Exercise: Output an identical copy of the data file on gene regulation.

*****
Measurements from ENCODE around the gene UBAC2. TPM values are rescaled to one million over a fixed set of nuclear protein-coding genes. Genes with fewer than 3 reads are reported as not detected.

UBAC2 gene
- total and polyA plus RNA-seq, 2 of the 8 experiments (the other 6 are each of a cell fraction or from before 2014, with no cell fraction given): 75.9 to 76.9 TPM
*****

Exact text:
Measurements from ENCODE around the gene UBAC2. TPM values are rescaled to one million over a fixed set of nuclear protein-coding genes. Genes with fewer than 3 reads are reported as not detected.

UBAC2 gene
- total and polyA plus RNA-seq, 2 of the 8 experiments (the other 6 are each of a cell fraction or from before 2014, with no cell fraction given): 75.9 to 76.9 TPM